The Emigration from Iceland to North America
The Weekly Newsletter - Nr 34
February 1 2004  Keeping in touch every single week! (almost)
 The fourth month of Winter
The old old Icelandic calendar had 12 months - as we have today - but each month had 30 days. In the summer, between 18th to 24th July, four days called aukanætur "additional nights", were added to the year to make it 364 days or exactly 52 weeks.
To make it all cronologically correct it was necessary to make a correction every fifth or sixth year by adding a week, called sumarauki, to the aukanætur, so the leap year became 53 weeks.
The fourth month of winter, according to the old Icelandic Calendar, is Þorri (Thorri). Before 1700 the month began on Friday between January 9 to 15. Nowadays on Friday between January 19 and 25. The beginning of Thorri marks the half-way point of winter.
Advertisement for a Þorrablót in the restaurant Naust, 1959. The text, drawn from a humorous folktale, reads "I wish to God I had gone to bed, fallen asleep, woken up, and started eating again.
The origin of the name is unclear. It has been known from the 12th century and could be derived from the name of Thor, the ancient god (Newsletter #33), but it can also be related to the Icelandic word "þverra", meaning "come to an end". I.e. the winter starts to leave. Þorri Feast or Þorri Sacrifice, we call it Þorrablót in Icelandic, occurring only vaguely in saga litterature, is probable some kind of midwinter celebration that was held in pagan times and was reawakened as an occasion for feasting and poetry in the latter half of the 19th century. A secret society called Kvöldfélagið (the Evening Society) held its first Þorrablót in 1867.
During these years, when the movement for independence from Denmark was gaining strength in Iceland, a rose-tinted view of the ancient days of freedom led to a romantic tendency to revive pagan rites, such as the Þorrablót.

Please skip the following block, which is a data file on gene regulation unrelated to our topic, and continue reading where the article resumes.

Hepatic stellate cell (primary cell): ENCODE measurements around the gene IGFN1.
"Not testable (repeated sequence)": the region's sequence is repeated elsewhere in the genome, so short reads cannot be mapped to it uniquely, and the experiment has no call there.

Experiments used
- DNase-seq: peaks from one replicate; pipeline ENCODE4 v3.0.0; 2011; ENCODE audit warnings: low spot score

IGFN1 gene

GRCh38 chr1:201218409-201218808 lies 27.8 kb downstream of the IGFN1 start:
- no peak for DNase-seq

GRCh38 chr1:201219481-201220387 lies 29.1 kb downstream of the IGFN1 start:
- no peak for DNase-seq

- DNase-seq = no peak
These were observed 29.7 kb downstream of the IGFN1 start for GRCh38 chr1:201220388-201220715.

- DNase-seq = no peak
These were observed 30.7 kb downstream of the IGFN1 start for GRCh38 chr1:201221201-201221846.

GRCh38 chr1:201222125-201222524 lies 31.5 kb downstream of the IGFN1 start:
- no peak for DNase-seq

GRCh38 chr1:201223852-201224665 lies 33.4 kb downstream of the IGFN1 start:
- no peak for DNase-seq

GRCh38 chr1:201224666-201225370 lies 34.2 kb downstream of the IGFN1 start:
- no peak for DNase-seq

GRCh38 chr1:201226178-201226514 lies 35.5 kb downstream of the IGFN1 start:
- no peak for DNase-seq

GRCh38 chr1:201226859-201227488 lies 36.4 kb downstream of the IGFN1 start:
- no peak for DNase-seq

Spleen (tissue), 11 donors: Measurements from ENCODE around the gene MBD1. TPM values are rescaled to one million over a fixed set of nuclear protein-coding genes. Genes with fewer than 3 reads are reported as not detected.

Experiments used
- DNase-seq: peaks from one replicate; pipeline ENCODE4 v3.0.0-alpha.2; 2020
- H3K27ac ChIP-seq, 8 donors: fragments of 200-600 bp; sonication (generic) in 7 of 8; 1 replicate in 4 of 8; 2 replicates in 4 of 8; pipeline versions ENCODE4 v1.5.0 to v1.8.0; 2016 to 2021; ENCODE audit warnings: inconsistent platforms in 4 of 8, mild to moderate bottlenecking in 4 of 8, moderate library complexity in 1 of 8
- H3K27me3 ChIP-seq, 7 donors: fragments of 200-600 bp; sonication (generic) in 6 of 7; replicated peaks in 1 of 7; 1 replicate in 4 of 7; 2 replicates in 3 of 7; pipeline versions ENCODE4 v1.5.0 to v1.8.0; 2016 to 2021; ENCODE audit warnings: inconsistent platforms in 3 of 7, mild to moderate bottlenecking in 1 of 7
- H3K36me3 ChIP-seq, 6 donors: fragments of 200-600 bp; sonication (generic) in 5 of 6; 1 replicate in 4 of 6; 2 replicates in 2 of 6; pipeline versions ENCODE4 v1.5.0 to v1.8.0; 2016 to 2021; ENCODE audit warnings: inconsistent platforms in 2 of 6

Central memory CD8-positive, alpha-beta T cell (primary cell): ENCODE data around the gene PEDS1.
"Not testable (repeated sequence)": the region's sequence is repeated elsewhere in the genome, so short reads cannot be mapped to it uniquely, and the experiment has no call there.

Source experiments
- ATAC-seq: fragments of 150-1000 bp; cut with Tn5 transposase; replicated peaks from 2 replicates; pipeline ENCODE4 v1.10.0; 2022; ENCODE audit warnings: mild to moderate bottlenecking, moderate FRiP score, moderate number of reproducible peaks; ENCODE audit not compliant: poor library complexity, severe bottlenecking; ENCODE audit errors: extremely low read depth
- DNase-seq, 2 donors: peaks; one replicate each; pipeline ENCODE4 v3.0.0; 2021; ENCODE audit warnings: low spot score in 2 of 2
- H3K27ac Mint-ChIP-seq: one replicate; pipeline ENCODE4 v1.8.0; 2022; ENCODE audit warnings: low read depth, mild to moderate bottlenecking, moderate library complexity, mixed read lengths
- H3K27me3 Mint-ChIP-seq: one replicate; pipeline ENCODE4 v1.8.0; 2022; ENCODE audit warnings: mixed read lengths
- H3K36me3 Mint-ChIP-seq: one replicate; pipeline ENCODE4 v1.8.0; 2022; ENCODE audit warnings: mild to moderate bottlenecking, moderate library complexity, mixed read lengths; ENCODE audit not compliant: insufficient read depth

Icelanders did not enjoy full religious freedom until 1874, when they received their constitution. Anything that smacked of paganism and unorthodoxy had been much frowned upon during the puritan 17th and 18th centuries, and could actually be a criminal offence. But as soon as these restrictions were lifted in 1874, the first public Þorrablót was held in Akureyri, North Iceland. The custom gradually spread to other communities.
The custom of the Þorrablót was also carried to the Icelandic-Canadian community in Winnipeg, which began to hold such events in the early years of the 20th century.
In a spectacular stroke of marketing inspiration, in the month of Þorri, 1958, the manager of Reykjavík restaurant Naust introduced Þorri feasts, open to all. Traditional Icelandic food, such as svið (pickled lamb's heads), hangikjöt (smoked lamb), hrútseistu (pickled ram's testicles), hákarl (cured shark), flatbrauð (cakes of rye bread cooked on a hot griddle), and sweetened black rye bread were served, together with plenty of butter, in a wooden trug, a replica of one in the National Museum of Iceland. A penknife was supplied with which to eat the goodies. To gargle the throat in between, the Icelandic firewater, a schnapps called Brennivín - commonly called Svarti dauði or The Black Death mainly because of the bottle's black label - is a necessity.

Ref.(mainly, as so often before) Árni Björnsson: "High Days and Holidays in Iceland"

 Can you help?
The following email reached me few days ago, sent by a well known librarian here in Reykjavík, asking me to forward it to you.

My name is Hólmfríður Tómasdóttir; I am a librarian at the National and University library of Iceland.
I would be very grateful if you could help me.
My intention is to make a database
that include information about the Icelanders that immigrated to America and Canada "The New World" the last decades of the 19th and the beginning of the 20th. What were they doing and thinking in their new country?